SAP breaks buying slump 

Contact: Scott Denne

SAP becomes a buyer again, inking its first substantive transaction in three years with the acquisition of customer identity manager Gigya. The company sat out a flurry of M&A activity among its peers last year. Now the extensive role that identity plays in digital marketing has brought it back to the market.

Last year, Salesforce and Oracle gorged on acquisitions as the latter made the largest ever SaaS deal with the $9.5bn purchase of NetSuite and the former did the most sizeable transaction in its history with the $2.8bn reach for Demandware. In contrast, SAP printed seven deals last year, although none larger than $25m, according to 451 Research’s M&A KnowledgeBase. And, per its annual report, the company spent just $112m of its cash on those transactions. Media reports put the price of Gigya above $300m. The target has more than 300 employees and had raised in excess of $100m in venture capital.

Gigya develops software that enables enterprises to collect data that customers declare in online registration forms and social signups and to link that with CRM and other sales, marketing and commerce applications. SAP Hybris, its e-commerce and marketing software business, has expanded its personalized marketing and customer experience capabilities, a project that’s difficult to execute without a single source of customer identity information, such as that built by Gigya, a longtime Hybris partner.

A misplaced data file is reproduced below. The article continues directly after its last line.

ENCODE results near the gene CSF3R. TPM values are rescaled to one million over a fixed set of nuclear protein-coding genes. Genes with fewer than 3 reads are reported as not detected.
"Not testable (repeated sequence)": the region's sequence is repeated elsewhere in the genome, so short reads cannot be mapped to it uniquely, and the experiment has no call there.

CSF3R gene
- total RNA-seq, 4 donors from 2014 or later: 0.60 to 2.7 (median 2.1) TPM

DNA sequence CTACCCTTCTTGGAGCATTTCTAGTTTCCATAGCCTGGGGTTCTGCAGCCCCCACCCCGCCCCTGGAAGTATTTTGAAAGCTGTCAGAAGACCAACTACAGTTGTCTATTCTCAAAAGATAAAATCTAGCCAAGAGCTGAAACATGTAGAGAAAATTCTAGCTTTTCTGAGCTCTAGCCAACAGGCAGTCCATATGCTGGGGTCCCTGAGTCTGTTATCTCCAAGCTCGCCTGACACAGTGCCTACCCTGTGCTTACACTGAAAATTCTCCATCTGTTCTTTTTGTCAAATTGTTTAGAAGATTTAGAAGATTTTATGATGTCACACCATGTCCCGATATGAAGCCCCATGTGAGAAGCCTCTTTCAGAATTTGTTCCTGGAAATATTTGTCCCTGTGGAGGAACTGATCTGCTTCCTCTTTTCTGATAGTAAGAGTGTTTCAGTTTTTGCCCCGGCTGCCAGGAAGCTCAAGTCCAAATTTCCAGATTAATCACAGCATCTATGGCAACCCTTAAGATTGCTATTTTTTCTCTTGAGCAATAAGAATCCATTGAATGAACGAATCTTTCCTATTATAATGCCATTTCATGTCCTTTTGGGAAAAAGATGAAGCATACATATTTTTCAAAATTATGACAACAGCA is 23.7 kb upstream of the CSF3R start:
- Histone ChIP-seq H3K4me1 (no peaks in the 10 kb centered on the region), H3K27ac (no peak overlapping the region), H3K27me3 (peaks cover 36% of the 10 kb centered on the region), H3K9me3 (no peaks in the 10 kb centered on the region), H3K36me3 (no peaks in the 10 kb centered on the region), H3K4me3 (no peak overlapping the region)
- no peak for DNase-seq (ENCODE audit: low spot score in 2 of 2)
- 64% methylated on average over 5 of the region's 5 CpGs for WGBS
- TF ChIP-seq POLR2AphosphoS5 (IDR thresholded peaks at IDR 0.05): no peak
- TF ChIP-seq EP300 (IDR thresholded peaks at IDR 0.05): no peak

The rationale for this deal resembles the reasons behind Salesforce’s 2016 purchase of Krux. Yet whereas Salesforce was looking to obtain a hub of data for customer acquisition, Gigya’s tools are designed to help marketers manage customer data to expand customer relationships and has capabilities beyond marketing and into security and privacy.

Goldman Sachs advised Gigya on its sale.

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Posted in M&A